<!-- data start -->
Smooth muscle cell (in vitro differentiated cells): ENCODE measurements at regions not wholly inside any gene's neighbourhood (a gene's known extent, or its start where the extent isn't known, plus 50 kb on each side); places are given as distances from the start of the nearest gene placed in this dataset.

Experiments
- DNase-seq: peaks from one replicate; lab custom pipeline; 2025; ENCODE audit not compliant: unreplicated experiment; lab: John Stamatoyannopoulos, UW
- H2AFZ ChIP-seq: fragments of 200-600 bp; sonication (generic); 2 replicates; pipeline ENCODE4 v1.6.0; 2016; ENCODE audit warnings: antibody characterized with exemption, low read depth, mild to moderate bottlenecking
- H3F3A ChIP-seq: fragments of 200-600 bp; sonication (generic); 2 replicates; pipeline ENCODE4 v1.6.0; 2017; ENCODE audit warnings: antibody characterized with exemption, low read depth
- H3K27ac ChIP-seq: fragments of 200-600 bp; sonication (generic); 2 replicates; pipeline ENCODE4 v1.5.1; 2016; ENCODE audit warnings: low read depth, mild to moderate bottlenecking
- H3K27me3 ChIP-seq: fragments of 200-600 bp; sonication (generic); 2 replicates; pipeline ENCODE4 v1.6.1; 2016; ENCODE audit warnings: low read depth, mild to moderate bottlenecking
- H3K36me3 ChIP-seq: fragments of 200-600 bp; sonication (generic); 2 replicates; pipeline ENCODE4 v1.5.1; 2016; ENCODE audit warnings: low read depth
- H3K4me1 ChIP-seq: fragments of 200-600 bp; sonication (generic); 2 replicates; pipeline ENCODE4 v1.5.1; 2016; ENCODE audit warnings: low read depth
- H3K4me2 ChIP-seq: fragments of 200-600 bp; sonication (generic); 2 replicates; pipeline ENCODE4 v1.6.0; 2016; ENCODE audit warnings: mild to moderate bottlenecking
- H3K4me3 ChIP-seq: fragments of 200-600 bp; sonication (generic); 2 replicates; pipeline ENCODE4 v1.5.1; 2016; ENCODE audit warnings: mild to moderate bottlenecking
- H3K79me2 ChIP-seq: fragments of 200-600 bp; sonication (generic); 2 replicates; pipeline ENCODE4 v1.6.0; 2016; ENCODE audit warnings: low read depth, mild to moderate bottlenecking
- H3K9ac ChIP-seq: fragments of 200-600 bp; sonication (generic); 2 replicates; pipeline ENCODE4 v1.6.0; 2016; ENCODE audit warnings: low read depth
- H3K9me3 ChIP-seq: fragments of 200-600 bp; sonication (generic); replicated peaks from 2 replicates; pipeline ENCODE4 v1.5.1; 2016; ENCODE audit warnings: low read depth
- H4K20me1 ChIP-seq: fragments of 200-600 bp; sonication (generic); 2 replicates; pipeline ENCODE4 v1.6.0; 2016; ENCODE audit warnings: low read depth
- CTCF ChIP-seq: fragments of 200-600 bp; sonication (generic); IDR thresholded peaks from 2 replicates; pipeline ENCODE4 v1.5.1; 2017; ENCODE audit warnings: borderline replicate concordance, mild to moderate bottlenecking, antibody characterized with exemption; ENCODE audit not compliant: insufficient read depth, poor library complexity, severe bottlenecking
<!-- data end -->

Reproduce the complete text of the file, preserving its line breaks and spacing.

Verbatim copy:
Smooth muscle cell (in vitro differentiated cells): ENCODE measurements at regions not wholly inside any gene's neighbourhood (a gene's known extent, or its start where the extent isn't known, plus 50 kb on each side); places are given as distances from the start of the nearest gene placed in this dataset.

Experiments
- DNase-seq: peaks from one replicate; lab custom pipeline; 2025; ENCODE audit not compliant: unreplicated experiment; lab: John Stamatoyannopoulos, UW
- H2AFZ ChIP-seq: fragments of 200-600 bp; sonication (generic); 2 replicates; pipeline ENCODE4 v1.6.0; 2016; ENCODE audit warnings: antibody characterized with exemption, low read depth, mild to moderate bottlenecking
- H3F3A ChIP-seq: fragments of 200-600 bp; sonication (generic); 2 replicates; pipeline ENCODE4 v1.6.0; 2017; ENCODE audit warnings: antibody characterized with exemption, low read depth
- H3K27ac ChIP-seq: fragments of 200-600 bp; sonication (generic); 2 replicates; pipeline ENCODE4 v1.5.1; 2016; ENCODE audit warnings: low read depth, mild to moderate bottlenecking
- H3K27me3 ChIP-seq: fragments of 200-600 bp; sonication (generic); 2 replicates; pipeline ENCODE4 v1.6.1; 2016; ENCODE audit warnings: low read depth, mild to moderate bottlenecking
- H3K36me3 ChIP-seq: fragments of 200-600 bp; sonication (generic); 2 replicates; pipeline ENCODE4 v1.5.1; 2016; ENCODE audit warnings: low read depth
- H3K4me1 ChIP-seq: fragments of 200-600 bp; sonication (generic); 2 replicates; pipeline ENCODE4 v1.5.1; 2016; ENCODE audit warnings: low read depth
- H3K4me2 ChIP-seq: fragments of 200-600 bp; sonication (generic); 2 replicates; pipeline ENCODE4 v1.6.0; 2016; ENCODE audit warnings: mild to moderate bottlenecking
- H3K4me3 ChIP-seq: fragments of 200-600 bp; sonication (generic); 2 replicates; pipeline ENCODE4 v1.5.1; 2016; ENCODE audit warnings: mild to moderate bottlenecking
- H3K79me2 ChIP-seq: fragments of 200-600 bp; sonication (generic); 2 replicates; pipeline ENCODE4 v1.6.0; 2016; ENCODE audit warnings: low read depth, mild to moderate bottlenecking
- H3K9ac ChIP-seq: fragments of 200-600 bp; sonication (generic); 2 replicates; pipeline ENCODE4 v1.6.0; 2016; ENCODE audit warnings: low read depth
- H3K9me3 ChIP-seq: fragments of 200-600 bp; sonication (generic); replicated peaks from 2 replicates; pipeline ENCODE4 v1.5.1; 2016; ENCODE audit warnings: low read depth
- H4K20me1 ChIP-seq: fragments of 200-600 bp; sonication (generic); 2 replicates; pipeline ENCODE4 v1.6.0; 2016; ENCODE audit warnings: low read depth
- CTCF ChIP-seq: fragments of 200-600 bp; sonication (generic); IDR thresholded peaks from 2 replicates; pipeline ENCODE4 v1.5.1; 2017; ENCODE audit warnings: borderline replicate concordance, mild to moderate bottlenecking, antibody characterized with exemption; ENCODE audit not compliant: insufficient read depth, poor library complexity, severe bottlenecking